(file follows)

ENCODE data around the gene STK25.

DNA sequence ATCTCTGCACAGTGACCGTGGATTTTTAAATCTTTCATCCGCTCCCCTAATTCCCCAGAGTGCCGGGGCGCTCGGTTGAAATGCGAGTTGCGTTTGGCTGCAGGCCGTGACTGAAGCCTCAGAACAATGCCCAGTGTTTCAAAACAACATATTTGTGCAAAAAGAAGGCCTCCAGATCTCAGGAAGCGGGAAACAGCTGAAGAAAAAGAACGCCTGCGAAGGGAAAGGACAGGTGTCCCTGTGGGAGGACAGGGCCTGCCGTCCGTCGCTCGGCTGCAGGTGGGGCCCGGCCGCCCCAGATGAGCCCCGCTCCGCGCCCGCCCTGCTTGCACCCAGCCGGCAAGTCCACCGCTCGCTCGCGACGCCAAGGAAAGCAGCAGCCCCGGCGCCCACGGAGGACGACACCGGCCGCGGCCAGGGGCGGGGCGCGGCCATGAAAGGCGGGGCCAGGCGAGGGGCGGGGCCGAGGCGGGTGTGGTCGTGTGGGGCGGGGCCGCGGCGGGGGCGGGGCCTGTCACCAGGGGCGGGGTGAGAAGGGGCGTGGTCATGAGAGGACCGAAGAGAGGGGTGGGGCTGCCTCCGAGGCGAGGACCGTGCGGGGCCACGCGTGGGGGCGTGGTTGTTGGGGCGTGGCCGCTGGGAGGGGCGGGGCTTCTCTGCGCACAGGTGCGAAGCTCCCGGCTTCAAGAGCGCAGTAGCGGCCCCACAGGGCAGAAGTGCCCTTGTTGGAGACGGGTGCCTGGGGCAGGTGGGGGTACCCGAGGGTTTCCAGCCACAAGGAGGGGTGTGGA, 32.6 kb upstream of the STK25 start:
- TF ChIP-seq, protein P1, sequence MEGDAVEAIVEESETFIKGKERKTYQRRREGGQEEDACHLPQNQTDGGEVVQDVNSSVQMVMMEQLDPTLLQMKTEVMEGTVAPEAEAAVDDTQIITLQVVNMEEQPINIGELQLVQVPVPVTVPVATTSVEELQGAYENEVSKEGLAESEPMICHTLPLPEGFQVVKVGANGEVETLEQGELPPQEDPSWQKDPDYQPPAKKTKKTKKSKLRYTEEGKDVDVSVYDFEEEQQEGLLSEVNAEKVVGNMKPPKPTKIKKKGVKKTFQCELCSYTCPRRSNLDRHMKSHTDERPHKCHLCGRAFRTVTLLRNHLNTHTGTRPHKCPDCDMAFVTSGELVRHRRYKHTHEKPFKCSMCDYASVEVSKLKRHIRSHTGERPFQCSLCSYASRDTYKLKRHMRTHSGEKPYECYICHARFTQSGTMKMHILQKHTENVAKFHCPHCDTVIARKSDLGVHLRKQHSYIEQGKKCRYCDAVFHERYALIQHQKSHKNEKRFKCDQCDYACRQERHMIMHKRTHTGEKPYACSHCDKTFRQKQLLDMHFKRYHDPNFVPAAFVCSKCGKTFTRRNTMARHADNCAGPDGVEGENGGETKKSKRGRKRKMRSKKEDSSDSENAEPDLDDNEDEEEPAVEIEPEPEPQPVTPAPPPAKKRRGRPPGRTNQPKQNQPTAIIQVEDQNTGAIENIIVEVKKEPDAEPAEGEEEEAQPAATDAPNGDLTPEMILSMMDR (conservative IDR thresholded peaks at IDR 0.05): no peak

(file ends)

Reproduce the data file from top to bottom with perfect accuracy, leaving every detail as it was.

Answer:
ENCODE data around the gene STK25.

DNA sequence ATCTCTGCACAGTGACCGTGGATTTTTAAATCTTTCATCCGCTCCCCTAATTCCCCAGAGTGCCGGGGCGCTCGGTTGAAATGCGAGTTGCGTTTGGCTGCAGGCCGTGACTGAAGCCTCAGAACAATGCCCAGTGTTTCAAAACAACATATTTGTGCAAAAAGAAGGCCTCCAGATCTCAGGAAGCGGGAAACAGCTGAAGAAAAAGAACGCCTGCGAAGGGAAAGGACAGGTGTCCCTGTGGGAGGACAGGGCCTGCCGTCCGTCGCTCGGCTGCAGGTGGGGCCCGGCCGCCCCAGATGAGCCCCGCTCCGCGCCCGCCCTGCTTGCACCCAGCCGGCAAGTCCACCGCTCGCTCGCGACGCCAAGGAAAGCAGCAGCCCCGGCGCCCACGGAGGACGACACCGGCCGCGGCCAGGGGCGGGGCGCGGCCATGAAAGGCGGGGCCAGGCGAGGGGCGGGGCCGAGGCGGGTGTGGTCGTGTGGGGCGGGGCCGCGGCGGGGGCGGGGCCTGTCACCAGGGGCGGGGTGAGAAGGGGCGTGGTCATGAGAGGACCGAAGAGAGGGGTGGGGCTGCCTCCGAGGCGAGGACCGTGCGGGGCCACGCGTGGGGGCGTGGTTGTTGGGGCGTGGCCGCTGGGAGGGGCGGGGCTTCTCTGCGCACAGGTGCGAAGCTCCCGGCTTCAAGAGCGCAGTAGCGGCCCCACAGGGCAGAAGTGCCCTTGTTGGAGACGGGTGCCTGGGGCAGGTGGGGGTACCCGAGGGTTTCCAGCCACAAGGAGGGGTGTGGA, 32.6 kb upstream of the STK25 start:
- TF ChIP-seq, protein P1, sequence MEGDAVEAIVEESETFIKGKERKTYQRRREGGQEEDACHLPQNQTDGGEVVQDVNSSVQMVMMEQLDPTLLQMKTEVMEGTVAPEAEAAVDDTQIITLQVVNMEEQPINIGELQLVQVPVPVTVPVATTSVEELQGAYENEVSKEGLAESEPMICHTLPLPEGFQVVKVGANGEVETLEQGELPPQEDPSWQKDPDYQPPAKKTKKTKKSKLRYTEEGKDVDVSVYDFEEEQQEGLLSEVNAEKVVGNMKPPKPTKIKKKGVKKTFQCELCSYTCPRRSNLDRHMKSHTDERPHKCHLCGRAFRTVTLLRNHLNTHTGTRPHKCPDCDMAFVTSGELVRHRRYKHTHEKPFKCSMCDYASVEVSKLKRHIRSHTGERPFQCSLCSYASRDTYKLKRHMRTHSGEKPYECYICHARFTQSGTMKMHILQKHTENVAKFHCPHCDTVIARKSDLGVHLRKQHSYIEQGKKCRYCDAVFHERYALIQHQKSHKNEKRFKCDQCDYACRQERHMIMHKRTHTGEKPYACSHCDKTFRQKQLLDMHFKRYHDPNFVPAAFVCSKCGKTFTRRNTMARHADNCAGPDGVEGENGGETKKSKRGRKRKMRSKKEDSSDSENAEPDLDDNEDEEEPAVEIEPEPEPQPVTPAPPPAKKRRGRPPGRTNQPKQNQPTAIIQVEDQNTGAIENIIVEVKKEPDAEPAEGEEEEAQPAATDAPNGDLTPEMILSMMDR (conservative IDR thresholded peaks at IDR 0.05): no peak